A rally was held at the Port of Oakland today by union workers calling for the end of systemic racism and stronger workers' rights.
The rally was organized on the anniversary of Bloody Thursday, when longshoremen were killed in San Francisco in 1934 during a strike for union rights.
While today’s event was a far cry from the thousands that marched on Juneteenth, those in attendance spoke passionately about the connection between the current nationwide protests and the systematic racism faced by workers in the Port.
Willis said it's important to recognize union workers’ sacrifices in the ‘30s, because if not for them, conditions for black union workers would be different today.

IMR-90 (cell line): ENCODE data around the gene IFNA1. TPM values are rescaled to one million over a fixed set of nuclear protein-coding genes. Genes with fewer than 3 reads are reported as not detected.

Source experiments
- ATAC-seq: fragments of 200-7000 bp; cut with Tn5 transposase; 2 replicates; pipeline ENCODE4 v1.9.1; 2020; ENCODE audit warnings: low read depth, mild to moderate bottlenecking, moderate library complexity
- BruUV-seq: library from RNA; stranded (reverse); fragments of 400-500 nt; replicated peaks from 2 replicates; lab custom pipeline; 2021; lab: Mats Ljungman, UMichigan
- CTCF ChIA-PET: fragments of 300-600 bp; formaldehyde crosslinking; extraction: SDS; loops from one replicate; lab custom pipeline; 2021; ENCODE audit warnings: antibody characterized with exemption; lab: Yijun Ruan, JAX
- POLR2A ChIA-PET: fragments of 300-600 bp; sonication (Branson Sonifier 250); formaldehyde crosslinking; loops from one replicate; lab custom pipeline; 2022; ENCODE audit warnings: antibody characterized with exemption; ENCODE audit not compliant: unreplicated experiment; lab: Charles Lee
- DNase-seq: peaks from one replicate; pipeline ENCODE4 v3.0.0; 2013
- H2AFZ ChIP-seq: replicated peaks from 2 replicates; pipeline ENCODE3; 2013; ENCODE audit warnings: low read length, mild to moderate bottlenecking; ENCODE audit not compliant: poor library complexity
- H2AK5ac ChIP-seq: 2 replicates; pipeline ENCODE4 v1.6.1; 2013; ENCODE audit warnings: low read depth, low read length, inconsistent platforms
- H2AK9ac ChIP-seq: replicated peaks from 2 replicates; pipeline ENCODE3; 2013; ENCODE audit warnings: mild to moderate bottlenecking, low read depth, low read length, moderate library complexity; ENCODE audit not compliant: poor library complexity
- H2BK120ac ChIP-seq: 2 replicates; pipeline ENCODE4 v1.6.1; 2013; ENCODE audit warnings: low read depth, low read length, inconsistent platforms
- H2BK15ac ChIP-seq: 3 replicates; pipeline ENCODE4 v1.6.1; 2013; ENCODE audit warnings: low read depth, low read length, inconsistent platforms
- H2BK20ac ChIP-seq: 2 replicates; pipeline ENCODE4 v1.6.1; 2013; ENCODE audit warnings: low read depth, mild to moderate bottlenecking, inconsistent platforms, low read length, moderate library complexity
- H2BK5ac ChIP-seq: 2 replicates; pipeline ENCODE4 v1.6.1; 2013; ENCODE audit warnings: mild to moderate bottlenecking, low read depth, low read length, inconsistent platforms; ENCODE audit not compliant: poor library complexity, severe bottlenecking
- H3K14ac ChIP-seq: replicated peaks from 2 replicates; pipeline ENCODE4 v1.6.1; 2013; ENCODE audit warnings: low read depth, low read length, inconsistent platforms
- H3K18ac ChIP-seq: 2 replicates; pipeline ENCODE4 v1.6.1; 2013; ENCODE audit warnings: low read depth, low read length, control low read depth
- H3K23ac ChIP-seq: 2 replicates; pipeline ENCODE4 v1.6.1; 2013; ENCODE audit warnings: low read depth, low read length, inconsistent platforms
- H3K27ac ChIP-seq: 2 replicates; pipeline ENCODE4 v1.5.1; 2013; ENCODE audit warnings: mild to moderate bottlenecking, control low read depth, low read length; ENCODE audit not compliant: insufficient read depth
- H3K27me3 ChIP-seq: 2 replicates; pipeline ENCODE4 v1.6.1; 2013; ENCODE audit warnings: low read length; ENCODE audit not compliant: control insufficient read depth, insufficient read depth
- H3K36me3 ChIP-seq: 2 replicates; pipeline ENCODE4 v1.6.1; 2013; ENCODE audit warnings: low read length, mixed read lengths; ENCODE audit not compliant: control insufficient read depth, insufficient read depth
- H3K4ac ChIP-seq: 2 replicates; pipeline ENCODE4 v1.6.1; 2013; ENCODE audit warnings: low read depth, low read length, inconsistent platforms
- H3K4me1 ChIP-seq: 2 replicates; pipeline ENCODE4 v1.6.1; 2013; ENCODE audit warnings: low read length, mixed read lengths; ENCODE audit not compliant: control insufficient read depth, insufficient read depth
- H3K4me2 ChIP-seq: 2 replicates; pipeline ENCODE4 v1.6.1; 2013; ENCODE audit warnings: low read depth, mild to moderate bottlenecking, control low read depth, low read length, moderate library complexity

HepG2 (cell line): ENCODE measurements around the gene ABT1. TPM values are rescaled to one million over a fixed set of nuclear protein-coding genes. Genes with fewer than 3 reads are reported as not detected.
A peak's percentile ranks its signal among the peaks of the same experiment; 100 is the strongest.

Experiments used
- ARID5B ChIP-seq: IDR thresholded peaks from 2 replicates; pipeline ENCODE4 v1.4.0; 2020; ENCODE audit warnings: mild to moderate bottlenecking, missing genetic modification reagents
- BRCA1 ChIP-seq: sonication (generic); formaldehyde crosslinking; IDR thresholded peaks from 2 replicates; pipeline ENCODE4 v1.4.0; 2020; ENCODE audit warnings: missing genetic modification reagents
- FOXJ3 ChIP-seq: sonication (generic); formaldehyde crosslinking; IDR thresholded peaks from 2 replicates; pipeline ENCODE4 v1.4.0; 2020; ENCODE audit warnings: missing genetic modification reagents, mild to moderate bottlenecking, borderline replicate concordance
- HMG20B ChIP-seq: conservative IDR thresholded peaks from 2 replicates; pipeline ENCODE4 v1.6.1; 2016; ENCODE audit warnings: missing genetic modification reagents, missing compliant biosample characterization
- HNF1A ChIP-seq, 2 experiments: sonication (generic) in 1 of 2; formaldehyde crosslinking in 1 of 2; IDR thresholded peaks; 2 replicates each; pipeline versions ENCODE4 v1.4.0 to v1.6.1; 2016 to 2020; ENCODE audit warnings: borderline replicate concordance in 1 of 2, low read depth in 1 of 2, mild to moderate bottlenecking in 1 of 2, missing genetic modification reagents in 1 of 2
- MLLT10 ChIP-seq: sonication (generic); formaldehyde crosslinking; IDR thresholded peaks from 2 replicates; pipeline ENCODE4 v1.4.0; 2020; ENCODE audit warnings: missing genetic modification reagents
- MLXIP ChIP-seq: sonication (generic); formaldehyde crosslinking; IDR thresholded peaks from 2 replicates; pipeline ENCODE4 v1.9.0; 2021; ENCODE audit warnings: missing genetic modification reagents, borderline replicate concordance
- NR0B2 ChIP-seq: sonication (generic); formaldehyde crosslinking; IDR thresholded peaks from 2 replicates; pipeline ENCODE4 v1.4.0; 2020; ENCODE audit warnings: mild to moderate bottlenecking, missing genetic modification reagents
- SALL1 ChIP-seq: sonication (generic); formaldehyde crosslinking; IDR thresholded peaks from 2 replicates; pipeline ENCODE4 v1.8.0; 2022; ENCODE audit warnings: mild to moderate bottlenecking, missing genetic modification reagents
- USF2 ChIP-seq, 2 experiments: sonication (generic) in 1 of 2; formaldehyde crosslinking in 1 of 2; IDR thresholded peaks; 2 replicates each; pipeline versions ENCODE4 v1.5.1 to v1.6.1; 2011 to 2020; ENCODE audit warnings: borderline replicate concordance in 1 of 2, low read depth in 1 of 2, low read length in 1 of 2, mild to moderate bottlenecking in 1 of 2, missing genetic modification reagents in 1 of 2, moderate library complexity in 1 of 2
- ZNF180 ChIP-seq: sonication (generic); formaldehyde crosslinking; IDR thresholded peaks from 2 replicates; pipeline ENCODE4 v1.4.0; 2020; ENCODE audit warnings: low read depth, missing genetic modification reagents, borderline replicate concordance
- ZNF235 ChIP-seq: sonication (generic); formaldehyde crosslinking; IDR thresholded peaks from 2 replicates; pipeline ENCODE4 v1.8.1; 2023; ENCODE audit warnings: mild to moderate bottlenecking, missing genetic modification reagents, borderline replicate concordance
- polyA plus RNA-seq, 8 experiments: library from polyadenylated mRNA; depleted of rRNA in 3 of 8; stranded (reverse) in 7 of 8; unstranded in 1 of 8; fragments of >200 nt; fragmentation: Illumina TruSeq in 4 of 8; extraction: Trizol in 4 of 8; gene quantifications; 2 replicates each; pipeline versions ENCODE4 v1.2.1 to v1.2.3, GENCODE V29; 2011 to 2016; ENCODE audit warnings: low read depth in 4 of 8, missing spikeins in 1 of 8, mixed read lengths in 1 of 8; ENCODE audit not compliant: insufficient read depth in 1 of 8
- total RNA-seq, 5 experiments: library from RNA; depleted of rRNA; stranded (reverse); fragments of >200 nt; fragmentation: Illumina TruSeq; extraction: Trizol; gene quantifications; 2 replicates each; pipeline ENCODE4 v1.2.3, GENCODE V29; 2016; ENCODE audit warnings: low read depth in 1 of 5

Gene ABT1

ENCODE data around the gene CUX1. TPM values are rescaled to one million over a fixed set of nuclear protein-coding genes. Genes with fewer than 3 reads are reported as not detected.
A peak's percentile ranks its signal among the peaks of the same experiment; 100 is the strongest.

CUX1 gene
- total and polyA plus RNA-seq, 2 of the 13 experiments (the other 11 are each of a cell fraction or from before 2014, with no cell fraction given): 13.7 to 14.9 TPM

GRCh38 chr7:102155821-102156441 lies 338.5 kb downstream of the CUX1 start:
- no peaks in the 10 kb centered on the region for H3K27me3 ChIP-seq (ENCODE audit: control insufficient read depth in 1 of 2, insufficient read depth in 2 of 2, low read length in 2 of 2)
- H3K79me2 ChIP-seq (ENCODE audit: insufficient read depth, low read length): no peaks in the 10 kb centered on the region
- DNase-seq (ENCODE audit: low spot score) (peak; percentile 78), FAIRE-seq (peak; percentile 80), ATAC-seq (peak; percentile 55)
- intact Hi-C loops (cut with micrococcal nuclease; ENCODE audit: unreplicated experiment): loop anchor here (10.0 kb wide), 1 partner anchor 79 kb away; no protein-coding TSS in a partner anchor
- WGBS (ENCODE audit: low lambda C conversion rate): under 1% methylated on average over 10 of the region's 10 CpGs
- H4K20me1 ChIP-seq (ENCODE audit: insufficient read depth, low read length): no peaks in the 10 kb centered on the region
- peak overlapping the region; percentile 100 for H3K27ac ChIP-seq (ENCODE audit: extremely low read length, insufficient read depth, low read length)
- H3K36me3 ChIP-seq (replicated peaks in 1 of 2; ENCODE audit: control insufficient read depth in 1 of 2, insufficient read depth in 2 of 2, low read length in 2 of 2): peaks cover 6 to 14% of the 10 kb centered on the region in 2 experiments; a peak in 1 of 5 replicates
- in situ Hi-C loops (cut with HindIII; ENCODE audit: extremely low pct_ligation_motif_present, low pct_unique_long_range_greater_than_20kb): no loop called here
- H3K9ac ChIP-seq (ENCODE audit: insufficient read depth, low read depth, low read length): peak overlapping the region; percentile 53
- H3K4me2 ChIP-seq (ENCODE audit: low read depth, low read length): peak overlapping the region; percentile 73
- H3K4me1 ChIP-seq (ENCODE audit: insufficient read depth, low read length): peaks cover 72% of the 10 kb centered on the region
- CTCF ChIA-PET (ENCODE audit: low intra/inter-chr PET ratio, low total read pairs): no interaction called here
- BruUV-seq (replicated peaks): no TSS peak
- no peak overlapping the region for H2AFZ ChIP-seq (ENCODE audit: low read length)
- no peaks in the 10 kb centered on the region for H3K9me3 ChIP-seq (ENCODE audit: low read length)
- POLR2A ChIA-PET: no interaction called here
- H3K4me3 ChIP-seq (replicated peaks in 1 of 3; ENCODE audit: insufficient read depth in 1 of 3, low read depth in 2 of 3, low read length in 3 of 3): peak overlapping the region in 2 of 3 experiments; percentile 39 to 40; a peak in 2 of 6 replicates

“If it was up to these employers, we would be getting called the N-word on the job, by the bosses,” Willis said. “If it was up to the employers, we would be out here every day, gathered like we are today, but the only thing is instead of having a caravan, we would be out here waiting for a job.”
The rally concluded with a car caravan to the Oakland Coliseum to protest the sale of the site to A’s owner John Fisher.